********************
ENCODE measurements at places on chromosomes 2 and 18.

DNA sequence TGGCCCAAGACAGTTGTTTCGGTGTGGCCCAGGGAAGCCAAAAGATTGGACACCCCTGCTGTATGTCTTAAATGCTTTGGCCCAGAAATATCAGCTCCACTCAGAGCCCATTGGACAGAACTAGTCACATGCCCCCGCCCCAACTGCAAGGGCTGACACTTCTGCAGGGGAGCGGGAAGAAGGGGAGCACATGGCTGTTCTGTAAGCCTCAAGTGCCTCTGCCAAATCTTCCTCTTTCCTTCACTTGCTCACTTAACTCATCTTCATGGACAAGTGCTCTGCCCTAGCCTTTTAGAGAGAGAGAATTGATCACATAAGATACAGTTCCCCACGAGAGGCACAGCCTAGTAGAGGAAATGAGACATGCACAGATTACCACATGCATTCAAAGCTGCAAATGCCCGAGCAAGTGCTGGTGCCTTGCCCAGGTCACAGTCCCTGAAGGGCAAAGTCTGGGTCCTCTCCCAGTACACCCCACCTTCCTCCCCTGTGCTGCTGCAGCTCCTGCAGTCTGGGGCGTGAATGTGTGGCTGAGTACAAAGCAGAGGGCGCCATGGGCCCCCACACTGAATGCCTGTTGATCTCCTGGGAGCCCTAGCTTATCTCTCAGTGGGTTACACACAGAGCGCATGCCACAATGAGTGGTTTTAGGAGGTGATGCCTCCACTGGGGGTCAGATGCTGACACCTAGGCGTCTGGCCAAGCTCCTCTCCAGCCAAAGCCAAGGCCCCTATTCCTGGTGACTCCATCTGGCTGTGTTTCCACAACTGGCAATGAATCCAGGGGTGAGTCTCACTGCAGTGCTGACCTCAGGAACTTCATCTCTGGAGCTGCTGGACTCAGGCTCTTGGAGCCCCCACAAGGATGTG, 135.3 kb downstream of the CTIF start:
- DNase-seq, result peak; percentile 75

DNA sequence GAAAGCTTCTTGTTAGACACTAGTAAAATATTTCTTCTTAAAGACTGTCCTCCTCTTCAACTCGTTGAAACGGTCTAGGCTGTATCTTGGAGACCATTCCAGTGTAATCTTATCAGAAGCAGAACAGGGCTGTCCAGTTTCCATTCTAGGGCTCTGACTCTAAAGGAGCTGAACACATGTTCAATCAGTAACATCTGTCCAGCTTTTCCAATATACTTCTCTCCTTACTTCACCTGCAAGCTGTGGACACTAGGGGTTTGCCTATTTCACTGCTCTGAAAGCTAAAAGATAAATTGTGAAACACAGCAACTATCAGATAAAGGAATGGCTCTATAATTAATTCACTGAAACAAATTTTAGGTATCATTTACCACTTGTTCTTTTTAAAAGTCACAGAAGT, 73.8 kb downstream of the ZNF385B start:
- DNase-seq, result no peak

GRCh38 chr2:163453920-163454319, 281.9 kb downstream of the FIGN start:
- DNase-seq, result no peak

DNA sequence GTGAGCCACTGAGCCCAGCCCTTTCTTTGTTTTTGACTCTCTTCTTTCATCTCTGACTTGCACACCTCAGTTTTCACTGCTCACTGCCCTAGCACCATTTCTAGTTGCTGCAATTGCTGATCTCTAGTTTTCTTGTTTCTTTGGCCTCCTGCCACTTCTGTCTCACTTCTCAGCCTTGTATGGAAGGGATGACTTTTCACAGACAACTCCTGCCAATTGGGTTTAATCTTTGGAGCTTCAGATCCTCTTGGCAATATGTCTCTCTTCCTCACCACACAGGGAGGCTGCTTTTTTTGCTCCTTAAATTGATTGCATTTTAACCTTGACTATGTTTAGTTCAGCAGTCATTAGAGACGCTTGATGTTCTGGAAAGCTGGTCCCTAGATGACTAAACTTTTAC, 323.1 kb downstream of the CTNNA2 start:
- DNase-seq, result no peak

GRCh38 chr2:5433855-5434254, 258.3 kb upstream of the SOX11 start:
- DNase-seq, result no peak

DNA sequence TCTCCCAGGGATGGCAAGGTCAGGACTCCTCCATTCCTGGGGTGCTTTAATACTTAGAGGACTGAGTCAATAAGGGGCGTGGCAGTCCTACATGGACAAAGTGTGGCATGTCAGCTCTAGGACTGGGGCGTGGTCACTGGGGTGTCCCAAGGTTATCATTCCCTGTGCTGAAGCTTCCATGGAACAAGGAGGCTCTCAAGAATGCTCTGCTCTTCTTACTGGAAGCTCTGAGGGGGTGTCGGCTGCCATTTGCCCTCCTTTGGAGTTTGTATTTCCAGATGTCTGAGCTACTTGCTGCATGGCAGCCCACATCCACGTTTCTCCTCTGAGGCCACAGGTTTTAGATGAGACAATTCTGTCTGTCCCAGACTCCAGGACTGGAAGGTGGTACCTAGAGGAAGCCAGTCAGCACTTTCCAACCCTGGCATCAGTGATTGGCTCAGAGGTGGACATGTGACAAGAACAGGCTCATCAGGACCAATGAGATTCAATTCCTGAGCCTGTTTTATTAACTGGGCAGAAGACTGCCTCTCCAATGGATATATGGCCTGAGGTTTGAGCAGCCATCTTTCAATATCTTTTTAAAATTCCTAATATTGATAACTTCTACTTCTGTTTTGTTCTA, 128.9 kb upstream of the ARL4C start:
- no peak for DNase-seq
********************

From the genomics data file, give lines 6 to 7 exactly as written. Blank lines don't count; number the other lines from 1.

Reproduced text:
GRCh38 chr2:163453920-163454319, 281.9 kb downstream of the FIGN start:
- DNase-seq, result no peak